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Contacts

For more information about Quieter Pavements at WSDOT, please contact:

Tom Baker , State Materials Engineer

Jeff Uhlmeyer , State Pavement Engineer

Tim Sexton , Noise Policy Manager

Travis Phelps , WSDOT Communications

State Materials Laboratory
1655 S 2nd Ave
Tumwater, WA
98512-6951

Page maintained by:
Shannon Huber-Lusk

Quieter Pavement Photos

The most common road surfaces today are Hot Mix Asphalt (HMA) pavement and Portland Cement Concrete (PCC) pavement. Both types of pavement can be modified to create quieter pavement surfaces.

Asphalt

Conventional Dense Graded HMA

Conventional Dense-Graded HMA
is used on most of Washington State's highways. It has a tight surface with few air pockets, which minimizes the ability of water to enter its surface.  As a result, dense-graded asphalt pavements have good durability and skid resistance, but also tend to be slightly noisier than Open Graded Friction Course (OGFC) pavement. 

Open Graded Friction Course (OGFC)

Open Graded Friction Course (OGFC) asphalt pavement is quieter than dense-graded HMA because it has "negative texture" - air pockets in the pavement that capture road noise. The down side of OGFC's is that they have a much shorter pavement life than dense-graded asphalt pavements.  

Concrete

Transverse Tined Texture

Transverse Tined Texture.  
A concrete pavement is used on heavily-traveled urban corridors because of its durability.  Most concrete surfaces (like the own shown above) are "tined" to provide skid residence for drivers.  Tining is created by dragging a mechanical rake across freshly laid concrete to create shallow channels.  Transverse tined concrete is one of the most durable but also one of the noisiest pavement types with a typical range of 103 to 110 decibels.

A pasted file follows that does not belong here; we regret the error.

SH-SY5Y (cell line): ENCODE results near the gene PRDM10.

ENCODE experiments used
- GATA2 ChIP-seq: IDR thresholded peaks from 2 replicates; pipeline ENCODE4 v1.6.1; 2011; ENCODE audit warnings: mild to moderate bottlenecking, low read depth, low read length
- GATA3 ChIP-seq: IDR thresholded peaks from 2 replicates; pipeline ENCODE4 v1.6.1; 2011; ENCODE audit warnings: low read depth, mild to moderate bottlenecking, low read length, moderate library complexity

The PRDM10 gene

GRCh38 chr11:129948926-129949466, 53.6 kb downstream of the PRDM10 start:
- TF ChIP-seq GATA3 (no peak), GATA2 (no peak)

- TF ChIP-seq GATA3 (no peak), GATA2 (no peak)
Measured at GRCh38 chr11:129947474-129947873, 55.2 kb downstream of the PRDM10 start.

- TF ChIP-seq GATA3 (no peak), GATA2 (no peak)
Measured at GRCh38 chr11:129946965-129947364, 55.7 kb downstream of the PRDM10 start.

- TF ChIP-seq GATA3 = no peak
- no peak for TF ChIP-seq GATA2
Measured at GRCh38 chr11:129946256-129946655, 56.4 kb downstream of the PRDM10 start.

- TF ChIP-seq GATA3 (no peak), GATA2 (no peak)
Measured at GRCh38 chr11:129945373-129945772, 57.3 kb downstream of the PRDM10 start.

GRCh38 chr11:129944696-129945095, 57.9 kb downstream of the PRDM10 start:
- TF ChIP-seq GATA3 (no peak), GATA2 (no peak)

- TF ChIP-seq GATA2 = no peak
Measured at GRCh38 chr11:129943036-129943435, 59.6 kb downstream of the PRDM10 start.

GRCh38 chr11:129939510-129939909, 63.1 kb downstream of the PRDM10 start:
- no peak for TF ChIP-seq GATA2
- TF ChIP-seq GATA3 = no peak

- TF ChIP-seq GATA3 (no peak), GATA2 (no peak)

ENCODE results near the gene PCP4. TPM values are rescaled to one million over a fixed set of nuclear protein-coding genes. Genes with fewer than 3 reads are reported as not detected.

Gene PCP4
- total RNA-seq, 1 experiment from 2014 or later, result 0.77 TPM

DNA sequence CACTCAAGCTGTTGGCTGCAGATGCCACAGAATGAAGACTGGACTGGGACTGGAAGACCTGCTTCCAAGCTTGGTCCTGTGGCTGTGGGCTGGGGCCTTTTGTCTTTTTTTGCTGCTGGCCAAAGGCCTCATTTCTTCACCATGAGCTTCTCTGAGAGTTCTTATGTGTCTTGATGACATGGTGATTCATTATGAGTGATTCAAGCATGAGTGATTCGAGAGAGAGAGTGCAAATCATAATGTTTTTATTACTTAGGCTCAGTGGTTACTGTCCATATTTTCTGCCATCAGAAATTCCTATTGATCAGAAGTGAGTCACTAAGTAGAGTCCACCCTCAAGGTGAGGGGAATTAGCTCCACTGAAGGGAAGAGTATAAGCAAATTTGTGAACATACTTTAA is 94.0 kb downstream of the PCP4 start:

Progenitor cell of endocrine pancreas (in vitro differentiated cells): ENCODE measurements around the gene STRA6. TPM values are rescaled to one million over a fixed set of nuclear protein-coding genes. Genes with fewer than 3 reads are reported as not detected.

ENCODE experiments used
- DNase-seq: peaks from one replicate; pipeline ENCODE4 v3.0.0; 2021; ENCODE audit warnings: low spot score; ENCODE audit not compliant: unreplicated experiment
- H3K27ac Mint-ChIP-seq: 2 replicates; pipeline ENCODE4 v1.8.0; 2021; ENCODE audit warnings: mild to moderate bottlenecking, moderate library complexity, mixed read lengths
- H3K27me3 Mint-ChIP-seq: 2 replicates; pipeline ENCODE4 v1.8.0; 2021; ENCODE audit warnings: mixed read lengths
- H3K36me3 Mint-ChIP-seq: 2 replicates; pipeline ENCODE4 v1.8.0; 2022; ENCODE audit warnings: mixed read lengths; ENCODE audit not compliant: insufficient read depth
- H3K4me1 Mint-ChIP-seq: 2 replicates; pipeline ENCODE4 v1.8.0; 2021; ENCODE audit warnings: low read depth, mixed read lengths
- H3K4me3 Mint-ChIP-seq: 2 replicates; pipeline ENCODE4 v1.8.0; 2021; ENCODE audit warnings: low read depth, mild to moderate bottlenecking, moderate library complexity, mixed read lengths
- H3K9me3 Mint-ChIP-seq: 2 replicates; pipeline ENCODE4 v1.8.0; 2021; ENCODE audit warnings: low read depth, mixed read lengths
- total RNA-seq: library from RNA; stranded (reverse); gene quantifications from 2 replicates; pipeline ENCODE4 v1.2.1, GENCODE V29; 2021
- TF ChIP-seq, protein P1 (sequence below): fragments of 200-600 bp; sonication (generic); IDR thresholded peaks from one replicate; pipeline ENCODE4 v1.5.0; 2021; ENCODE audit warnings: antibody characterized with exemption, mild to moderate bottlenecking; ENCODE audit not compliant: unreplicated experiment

Carpet Drag Texture

Carpet Drag Texture   One of the alternative textures being evaluated for quieter concrete pavement is the carpet drag finish.  It is created by dragging a piece of astro-turf carpet down the pavement in the direction of travel.  It produces a very fine texture without the shallow channels of the transverse tining, and is thus quieter.

Longitudinal Tined Texture (Close-Up)

Longitudinal Tined Texture is another finishing method that is quieter than transverse tining.  It is produced by dragging a rake with metal tines along the length of the pavement to produce shallow channels in the direction of travel. 

Longitudinal Tined Texture

Longitudinal Tined Texture looking down the lane.  Typical noise level for longitudinal tined concrete ranges from 101 to 106 decibels.

Next Generation Concrete Surface (NGCS)

Next Generation Concrete Surface (NGCS) is a texture applied to existing roadway to reduce the tire/pavement noise from a concrete pavement.  NGCS is characterized by flat higher land areas and deep grooves running in the longitudinal direction similar to longitudinal tining.  The grooves provide a space to absorb some of the noise produced from tires similar to the tiny air holes in open graded friction course asphalt pavements.  Typical sound intensity levels of the NGCS range from 99 to 101 decibels. 

Next Generation Concrete Surface close-up view showing the wide flat land areas and the deep grooves spaced 1/2 inch apart.

Next Generation Concrete Surface (NGCS) close-up view showing the wide flat land areas and the deep grooves spaced 1/2 inch apart.
 
Conventional Diamond Grinding

Conventional Diamond Grinding (CDG) is, as the name implies, the standard method used to diamond grind concrete pavement.  It produces a flat surface with fins of concrete that protrude from the pavement.  This positive texture produces more noise than the negative texture of the grooves used for the NGCS.  The typical range of sound intensity levels for CDG is 100 to 104 decibels.